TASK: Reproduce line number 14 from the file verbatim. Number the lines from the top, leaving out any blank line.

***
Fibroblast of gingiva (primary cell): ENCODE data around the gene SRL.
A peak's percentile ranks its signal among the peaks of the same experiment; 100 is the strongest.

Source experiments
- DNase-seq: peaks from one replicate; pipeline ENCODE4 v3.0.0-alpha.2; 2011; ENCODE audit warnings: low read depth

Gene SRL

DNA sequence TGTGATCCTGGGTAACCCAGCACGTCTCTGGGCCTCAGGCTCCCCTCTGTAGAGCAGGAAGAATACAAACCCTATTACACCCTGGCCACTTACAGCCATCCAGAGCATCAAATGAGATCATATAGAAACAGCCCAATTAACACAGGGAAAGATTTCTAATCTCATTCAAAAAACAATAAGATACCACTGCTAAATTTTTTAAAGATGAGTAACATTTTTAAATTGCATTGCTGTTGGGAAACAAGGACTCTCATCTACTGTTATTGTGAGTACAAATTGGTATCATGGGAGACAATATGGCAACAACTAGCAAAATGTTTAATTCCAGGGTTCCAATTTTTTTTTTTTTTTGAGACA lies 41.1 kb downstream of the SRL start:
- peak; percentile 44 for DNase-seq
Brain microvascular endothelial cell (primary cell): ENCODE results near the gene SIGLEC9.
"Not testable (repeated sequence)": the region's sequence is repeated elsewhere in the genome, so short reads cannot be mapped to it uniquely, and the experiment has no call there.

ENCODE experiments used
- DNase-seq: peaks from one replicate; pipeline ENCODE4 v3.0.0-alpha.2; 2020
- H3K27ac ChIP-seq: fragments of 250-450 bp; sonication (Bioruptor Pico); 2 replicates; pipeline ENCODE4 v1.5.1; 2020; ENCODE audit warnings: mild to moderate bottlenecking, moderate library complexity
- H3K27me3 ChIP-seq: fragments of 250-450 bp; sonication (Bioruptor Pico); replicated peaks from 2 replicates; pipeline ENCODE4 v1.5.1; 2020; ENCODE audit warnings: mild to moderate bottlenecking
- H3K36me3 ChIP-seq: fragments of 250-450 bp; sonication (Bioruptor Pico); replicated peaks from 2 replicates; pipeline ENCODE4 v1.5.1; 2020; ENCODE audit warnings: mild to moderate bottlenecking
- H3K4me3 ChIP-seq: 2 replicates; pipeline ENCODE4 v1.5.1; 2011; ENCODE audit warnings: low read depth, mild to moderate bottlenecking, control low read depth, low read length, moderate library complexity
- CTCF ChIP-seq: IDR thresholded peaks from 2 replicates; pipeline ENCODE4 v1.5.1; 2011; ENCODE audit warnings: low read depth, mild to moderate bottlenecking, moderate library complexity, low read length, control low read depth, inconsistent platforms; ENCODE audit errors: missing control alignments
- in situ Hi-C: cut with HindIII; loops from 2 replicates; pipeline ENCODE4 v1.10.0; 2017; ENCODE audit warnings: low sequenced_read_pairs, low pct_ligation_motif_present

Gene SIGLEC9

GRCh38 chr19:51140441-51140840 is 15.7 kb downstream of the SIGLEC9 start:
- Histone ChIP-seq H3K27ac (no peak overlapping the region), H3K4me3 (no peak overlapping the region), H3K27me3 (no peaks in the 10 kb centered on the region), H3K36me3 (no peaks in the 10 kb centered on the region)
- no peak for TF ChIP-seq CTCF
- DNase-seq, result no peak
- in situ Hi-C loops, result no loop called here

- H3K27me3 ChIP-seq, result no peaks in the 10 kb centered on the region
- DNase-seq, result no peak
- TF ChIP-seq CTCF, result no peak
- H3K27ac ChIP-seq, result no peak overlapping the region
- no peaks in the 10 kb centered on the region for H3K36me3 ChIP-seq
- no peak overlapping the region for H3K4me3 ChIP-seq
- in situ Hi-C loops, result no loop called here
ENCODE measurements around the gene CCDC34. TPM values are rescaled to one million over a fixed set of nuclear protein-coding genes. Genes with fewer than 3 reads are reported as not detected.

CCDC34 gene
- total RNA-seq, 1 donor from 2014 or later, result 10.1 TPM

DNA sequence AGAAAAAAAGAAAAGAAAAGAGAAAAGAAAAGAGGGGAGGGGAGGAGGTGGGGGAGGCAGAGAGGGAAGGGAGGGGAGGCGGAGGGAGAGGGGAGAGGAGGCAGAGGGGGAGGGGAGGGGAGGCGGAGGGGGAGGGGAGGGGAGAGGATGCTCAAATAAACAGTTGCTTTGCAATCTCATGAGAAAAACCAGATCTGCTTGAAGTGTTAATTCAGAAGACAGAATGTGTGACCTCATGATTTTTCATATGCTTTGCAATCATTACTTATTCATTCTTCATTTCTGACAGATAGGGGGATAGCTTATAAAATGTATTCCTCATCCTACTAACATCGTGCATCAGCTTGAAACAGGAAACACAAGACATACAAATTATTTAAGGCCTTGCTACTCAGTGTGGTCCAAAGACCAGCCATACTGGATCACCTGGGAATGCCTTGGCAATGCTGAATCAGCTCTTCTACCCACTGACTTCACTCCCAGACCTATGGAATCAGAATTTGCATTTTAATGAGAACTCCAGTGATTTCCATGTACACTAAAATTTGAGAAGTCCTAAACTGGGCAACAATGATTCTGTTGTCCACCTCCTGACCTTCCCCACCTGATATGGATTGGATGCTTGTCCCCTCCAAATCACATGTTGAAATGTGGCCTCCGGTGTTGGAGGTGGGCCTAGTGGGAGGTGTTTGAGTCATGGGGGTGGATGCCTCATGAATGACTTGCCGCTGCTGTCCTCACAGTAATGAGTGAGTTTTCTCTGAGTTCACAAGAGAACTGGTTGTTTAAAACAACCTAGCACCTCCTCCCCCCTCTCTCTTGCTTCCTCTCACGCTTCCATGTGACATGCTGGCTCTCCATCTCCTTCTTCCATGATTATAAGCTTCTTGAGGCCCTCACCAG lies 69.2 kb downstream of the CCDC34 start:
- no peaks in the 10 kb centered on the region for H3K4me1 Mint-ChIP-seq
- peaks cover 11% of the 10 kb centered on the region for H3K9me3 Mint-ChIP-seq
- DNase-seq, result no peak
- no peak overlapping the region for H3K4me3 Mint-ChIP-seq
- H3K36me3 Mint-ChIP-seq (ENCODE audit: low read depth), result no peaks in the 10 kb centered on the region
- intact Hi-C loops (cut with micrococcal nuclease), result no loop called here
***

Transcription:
- H3K36me3 ChIP-seq: fragments of 250-450 bp; sonication (Bioruptor Pico); replicated peaks from 2 replicates; pipeline ENCODE4 v1.5.1; 2020; ENCODE audit warnings: mild to moderate bottlenecking